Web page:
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Boost and Intel Compiler

over 8 years ago

I recently rediscovered the Intel C++ Compiler's free availability for non-commercial use and decided to try it on my own code and see what performance improvement I can achieve on my simulation code.

Installation was easy enough... unlike what the script tells you, you can disable SELinux enforcement by using:

setenforce 0

Anyway as soon I actually tried to compile my code I was faced with a ton of errors:

/usr/include/boost/type_traits/remove_reference.hpp(39): error: expected a ">"
 struct remove_rvalue_ref<T&&>
/usr/include/boost/type_traits/is_rvalue_reference.hpp(21): error: expected a ">"
 BOOST_TT_AUX_BOOL_TRAIT_PARTIAL_SPEC1_1(typename T,is_rvalue_reference,T&&,true)

/usr/include/boost/type_traits/is_volatile.hpp(60): error: expected a ">"
  struct is_volatile_rval_filter<T&&>
/usr/include/boost/type_traits/remove_cv.hpp(44): error: expected a ">"
  struct rvalue_ref_filter_rem_cv<T&&>
/usr/include/boost/type_traits/is_const.hpp(69): error: expected a ">"
  struct is_const_rvalue_filter<T&&>
/usr/include/boost/type_traits/make_unsigned.hpp(38): error: expected a type specifier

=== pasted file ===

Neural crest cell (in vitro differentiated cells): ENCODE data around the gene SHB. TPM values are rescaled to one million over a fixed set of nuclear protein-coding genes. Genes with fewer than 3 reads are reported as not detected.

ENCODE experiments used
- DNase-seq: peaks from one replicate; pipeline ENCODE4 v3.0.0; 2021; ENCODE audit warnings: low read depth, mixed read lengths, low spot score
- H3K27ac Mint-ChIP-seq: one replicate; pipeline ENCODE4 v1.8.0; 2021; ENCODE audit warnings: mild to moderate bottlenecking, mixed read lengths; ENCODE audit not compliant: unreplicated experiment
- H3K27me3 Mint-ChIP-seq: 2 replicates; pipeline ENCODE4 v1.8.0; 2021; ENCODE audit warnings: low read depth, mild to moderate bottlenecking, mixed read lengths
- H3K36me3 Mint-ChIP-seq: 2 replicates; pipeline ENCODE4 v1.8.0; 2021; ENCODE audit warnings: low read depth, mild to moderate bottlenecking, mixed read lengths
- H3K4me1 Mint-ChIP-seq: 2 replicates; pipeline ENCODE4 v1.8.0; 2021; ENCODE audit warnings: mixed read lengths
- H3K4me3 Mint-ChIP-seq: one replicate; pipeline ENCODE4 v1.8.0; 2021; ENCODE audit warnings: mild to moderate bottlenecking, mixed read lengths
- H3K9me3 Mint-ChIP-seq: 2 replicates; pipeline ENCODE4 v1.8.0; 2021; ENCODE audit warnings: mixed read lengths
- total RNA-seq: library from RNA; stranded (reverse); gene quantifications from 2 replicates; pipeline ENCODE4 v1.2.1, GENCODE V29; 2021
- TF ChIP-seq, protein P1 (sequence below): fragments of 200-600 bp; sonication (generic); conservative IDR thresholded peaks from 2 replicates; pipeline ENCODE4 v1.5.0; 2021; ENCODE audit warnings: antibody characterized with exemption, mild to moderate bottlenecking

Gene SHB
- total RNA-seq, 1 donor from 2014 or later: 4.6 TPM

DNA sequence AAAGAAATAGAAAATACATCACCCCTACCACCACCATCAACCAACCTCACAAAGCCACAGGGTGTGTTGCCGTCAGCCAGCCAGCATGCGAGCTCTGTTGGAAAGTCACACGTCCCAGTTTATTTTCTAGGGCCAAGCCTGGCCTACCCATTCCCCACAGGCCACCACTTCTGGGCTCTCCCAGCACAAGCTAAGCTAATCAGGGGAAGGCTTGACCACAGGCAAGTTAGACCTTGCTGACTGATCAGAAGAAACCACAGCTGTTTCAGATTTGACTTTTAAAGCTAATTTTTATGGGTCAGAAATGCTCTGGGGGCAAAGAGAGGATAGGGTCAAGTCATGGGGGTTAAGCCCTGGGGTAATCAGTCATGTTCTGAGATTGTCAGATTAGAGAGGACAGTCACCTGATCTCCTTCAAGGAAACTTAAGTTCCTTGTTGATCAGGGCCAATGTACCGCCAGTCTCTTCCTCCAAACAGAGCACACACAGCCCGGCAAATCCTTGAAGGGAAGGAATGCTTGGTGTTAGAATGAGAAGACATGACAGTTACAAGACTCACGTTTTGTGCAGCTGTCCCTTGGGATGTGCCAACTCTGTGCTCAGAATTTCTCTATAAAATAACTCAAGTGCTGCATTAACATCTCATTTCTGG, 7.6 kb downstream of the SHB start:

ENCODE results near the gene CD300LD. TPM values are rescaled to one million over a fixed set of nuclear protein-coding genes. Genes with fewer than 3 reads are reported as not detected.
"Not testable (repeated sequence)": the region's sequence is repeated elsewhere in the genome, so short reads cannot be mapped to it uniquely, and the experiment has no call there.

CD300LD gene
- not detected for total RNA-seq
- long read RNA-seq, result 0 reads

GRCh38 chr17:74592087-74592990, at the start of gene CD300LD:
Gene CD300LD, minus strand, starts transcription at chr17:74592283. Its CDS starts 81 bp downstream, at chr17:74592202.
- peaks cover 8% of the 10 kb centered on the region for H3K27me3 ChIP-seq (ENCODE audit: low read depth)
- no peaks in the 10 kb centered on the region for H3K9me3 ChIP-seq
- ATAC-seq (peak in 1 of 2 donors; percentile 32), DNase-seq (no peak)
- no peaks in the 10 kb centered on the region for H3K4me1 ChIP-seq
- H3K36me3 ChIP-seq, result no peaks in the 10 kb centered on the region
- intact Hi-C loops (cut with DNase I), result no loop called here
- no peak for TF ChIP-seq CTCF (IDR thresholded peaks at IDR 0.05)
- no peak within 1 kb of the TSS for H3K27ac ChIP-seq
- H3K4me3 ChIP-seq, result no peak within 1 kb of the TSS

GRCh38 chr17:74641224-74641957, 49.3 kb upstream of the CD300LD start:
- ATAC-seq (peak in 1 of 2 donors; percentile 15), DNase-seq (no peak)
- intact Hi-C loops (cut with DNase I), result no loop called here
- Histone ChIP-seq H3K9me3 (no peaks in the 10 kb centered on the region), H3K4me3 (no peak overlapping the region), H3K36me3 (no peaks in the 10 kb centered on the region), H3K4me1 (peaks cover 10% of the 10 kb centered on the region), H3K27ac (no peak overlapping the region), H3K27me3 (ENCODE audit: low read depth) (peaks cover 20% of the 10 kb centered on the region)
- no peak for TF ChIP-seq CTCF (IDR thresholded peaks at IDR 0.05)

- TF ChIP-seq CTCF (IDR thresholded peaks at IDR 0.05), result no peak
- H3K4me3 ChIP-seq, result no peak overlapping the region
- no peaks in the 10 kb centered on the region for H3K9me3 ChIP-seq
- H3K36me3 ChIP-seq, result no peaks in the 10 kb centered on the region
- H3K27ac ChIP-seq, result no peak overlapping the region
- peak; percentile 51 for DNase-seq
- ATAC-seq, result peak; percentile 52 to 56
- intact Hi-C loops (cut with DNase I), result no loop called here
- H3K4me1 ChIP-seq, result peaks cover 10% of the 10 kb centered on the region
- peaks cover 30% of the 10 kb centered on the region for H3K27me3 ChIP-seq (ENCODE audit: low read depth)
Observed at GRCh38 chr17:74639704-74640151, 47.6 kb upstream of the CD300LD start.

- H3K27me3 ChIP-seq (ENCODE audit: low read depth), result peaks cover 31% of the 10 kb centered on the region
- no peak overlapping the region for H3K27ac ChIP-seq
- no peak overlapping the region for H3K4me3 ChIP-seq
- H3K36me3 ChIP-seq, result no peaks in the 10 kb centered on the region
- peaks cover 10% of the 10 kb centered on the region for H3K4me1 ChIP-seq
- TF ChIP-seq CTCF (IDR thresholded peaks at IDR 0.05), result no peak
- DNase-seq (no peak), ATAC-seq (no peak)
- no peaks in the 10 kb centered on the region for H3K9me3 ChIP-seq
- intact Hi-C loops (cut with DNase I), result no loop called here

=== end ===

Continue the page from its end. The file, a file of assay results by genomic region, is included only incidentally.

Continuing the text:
/usr/include/boost/type_traits/make_unsigned.hpp(41): error: expected a type specifier

I tracked down the problem to the following type of statement:

template <class T>
struct remove_rvalue_ref<T&&>
  typedef T type;

And the solution was to add -std=c++0x to the Intel compiler flags.

Also another thing to note is that the to use OpenMP with the Intel Compiler you only need to specify the -openmp flag.

Only free, if your time is.

over 9 years ago

For the past week I have been completely unable to use eclipse due to a horrible horrible nasty nasty hard crash, when I tried to open a project. The crash looked like:

[stou@cipher tools]$ ./eclipse/eclipse
*** glibc detected *** /usr/bin/java: free(): invalid pointer: 0x000000000145cdb0 ***
======= Backtrace: =========
======= Memory map: ========
00400000-00408000 r-xp 00000000 08:03 13107694  /usr/lib/jvm/java-1.6.0-openjdk-
00608000-00609000 rw-p 00008000 08:03 13107694  /usr/lib/jvm/java-1.6.0-openjdk-
00f6d000-0645b000 rw-p 00000000 00:00 0         [heap]